The national collections in London, Edinburgh and Cardiff should be spread out and accessible. To do that, we need a shake-up of how we indemnify the objects in our museums. I have waxed lyrical about the museums in my constituency, and people might think that I am talking about a museum of national, if not global, significance when I talk about the Smith. The real tragedy is that it is not considered to be such. The bar for a local museum to be considered a museum of national importance is set worryingly high. The committee that makes those decisions is known as the committee of significance. Despite an application outlining all of the wondrous national and internationally significant elements of the museum, it is not considered to be of national significance. Perth and Clydebank museums are museums of national significance, while Stirling and Kirkcaldy, despite the latter’s linoleum collection and superb art collection, recently had their applications knocked back. That is not right. Setting museums against each other is not a useful or good thing to do, and I question the judgment of those charged with such decisions. The Mendoza review in England seems to address some of those issues. Why can they not also be addressed in Scotland?

The question of how museums can gain Government indemnity requires some thought. Government indemnity allows museums to access insurance for items that would be prohibitively expensive to insure. The major national collections are disjointed in how they make decisions. The Government need to consider a single indemnity scheme for the UK. It would help museums lend confidently and borrow well to enrich local communities across the country. It would allow the national collections to be available throughout these islands, bringing exciting and uplifting exhibits to the whole UK.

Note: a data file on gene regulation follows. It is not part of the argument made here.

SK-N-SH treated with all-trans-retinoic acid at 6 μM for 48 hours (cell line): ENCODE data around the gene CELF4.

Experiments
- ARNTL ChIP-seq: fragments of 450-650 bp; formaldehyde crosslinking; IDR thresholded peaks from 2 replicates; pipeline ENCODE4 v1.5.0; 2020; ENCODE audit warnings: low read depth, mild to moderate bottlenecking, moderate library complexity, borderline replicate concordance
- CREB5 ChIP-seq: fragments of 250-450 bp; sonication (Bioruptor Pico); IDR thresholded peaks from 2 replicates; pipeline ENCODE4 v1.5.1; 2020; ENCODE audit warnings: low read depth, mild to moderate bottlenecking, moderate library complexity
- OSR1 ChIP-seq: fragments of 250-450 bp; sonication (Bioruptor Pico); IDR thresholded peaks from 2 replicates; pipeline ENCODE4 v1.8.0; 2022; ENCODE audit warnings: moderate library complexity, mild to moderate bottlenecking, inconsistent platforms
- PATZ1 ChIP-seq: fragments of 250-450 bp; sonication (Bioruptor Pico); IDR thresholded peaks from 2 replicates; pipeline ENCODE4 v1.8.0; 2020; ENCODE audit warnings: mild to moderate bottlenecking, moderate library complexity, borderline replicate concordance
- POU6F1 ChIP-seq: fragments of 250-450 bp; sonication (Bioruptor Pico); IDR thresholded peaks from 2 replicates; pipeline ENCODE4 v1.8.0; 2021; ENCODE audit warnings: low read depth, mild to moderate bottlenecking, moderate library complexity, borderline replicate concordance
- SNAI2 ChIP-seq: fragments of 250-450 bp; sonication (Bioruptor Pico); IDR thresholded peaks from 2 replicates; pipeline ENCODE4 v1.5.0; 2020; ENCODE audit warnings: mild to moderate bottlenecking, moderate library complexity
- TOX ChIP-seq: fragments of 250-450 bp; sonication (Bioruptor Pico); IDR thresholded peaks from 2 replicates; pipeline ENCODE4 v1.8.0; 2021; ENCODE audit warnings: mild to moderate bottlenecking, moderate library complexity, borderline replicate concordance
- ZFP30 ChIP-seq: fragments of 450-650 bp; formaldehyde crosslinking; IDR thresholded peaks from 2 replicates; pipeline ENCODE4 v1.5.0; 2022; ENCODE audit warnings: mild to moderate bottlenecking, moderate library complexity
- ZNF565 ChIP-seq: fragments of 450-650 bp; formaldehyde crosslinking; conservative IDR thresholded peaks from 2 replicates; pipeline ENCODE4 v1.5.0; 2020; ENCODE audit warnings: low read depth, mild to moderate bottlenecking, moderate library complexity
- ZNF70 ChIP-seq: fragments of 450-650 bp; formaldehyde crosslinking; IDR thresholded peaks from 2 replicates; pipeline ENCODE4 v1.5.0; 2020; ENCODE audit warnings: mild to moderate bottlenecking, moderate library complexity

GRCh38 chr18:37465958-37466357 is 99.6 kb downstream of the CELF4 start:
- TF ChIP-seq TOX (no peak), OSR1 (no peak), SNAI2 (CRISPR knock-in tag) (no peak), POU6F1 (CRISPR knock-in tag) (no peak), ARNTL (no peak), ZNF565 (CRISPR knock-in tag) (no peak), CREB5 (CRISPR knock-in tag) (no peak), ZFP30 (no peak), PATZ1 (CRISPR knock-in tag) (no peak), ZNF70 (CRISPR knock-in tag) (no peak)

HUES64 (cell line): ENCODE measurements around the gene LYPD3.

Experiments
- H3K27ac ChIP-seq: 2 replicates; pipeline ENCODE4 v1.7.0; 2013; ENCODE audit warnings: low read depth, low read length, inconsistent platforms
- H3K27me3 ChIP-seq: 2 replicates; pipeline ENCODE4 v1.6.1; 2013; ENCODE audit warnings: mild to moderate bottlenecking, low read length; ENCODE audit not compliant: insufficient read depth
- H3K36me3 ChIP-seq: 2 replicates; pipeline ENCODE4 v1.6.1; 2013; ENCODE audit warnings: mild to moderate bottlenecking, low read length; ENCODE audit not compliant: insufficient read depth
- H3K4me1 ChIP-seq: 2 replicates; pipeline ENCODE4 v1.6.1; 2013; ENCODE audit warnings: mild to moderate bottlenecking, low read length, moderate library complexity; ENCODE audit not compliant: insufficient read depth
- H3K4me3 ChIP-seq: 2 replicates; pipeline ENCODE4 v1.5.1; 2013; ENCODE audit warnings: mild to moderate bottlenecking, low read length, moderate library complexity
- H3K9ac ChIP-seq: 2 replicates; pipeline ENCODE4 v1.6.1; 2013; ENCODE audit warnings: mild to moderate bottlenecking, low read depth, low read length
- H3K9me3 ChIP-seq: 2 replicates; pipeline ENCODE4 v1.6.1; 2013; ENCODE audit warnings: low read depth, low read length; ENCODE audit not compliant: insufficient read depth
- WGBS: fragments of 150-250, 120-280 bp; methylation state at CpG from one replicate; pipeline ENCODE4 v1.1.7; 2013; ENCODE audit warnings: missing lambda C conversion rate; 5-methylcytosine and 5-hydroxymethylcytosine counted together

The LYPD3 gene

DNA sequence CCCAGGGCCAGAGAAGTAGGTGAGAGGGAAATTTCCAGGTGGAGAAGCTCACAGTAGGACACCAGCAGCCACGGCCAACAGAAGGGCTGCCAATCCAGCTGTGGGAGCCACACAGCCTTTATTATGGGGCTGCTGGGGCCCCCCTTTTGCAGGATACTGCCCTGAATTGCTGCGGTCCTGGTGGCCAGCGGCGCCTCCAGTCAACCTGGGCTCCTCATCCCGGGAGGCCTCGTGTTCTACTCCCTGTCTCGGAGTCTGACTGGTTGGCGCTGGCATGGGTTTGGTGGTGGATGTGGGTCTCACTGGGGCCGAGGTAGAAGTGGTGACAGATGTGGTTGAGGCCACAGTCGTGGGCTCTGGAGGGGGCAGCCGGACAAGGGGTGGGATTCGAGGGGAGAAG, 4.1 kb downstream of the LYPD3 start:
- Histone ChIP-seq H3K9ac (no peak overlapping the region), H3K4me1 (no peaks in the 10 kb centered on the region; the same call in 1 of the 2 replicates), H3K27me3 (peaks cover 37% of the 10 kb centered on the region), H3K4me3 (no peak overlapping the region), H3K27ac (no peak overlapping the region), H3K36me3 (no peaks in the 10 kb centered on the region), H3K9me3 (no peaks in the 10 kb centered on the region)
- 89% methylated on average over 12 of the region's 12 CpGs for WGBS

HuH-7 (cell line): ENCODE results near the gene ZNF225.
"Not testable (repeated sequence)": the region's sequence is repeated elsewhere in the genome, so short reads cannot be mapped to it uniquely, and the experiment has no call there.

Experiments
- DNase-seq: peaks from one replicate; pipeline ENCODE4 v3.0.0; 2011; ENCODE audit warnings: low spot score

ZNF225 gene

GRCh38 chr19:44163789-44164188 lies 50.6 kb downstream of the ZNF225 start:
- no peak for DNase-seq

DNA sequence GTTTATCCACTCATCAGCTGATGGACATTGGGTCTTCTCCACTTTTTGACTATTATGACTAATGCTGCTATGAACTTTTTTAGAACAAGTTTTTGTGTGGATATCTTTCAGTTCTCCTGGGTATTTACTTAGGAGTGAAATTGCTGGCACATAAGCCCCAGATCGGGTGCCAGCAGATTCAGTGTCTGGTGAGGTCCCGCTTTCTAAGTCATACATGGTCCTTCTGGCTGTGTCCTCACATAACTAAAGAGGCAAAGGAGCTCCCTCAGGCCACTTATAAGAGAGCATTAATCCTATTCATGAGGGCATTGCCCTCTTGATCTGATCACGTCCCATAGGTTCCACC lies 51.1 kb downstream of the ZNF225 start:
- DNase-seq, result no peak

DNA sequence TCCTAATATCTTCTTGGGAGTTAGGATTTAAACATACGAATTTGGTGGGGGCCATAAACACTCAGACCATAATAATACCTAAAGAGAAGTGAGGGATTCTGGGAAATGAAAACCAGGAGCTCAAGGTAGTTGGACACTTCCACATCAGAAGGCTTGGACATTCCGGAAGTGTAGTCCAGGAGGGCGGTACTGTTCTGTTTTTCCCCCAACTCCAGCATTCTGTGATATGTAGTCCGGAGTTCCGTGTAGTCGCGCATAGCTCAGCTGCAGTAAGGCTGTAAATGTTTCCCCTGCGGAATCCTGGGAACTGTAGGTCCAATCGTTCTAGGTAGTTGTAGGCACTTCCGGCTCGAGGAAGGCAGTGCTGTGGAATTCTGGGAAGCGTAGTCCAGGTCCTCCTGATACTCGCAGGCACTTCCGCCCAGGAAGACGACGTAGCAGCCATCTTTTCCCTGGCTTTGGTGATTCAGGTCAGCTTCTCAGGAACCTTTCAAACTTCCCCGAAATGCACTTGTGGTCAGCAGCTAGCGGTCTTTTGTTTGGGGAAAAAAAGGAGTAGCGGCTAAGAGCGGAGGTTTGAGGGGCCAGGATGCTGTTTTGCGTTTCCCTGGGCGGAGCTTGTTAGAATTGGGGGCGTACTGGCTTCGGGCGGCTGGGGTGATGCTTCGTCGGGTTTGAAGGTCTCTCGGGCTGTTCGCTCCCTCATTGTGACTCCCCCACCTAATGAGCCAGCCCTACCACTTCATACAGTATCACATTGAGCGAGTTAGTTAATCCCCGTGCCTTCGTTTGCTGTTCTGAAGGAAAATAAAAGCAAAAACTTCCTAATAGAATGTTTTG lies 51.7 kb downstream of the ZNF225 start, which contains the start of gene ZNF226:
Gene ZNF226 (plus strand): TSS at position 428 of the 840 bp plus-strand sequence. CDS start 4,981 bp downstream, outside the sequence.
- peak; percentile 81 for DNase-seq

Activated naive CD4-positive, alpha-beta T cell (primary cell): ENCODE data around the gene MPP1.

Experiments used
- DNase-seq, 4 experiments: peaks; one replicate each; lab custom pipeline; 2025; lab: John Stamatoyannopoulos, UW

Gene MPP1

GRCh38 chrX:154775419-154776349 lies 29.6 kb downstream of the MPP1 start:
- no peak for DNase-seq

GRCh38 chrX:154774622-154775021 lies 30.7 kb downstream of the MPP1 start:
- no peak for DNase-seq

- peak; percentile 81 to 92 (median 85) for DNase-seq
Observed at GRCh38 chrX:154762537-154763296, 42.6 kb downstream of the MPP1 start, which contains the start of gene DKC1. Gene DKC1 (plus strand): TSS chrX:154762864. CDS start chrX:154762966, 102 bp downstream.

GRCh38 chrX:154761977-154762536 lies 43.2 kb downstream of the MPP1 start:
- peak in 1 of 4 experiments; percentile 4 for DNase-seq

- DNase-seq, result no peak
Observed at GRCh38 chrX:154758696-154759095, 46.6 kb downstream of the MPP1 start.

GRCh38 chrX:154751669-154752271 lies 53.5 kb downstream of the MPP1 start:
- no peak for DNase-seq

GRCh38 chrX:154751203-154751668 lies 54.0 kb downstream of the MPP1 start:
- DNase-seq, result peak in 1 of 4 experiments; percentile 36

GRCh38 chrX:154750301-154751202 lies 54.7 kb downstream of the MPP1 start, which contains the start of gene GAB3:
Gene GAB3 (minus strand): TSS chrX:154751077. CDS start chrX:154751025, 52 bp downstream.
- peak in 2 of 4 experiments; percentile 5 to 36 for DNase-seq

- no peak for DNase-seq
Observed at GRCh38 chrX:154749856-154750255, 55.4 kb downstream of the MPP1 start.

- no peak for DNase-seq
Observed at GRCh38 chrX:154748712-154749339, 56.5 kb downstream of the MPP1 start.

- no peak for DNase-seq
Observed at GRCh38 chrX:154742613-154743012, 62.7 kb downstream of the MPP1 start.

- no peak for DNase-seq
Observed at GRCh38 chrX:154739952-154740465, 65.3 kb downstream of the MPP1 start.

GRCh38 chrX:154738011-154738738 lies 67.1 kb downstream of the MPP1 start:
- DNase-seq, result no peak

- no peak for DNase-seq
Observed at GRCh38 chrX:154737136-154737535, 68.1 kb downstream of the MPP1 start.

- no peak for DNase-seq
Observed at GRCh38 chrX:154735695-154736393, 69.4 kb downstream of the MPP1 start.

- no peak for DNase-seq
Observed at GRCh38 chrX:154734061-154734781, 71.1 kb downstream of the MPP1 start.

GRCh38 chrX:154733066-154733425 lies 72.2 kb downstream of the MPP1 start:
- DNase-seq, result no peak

The treasure trove rules should also be considered. Again, in Scotland we have a different regime, although it follows the English system fairly closely. Treasure trove rules allow people who have found items to sell them to a museum with an assessed reward. The level of reward that has to be paid makes it difficult for local museums to acquire those items. A scheme to allow museums to acquire locally found items at a cheaper rate would help. An example would be the golden torcs found near Blair Drummond in my constituency. Those torcs are beautiful—they are superb examples of Celtic craftsmanship—but to see them people have to go to Edinburgh, where they are part of a large collection. That removes their local significance and what they tell us about the Celtic trading tradition in Stirlingshire, to add to a national story. When artefacts are removed from their local context they lose the local part of their story, contributing only to the national or global story.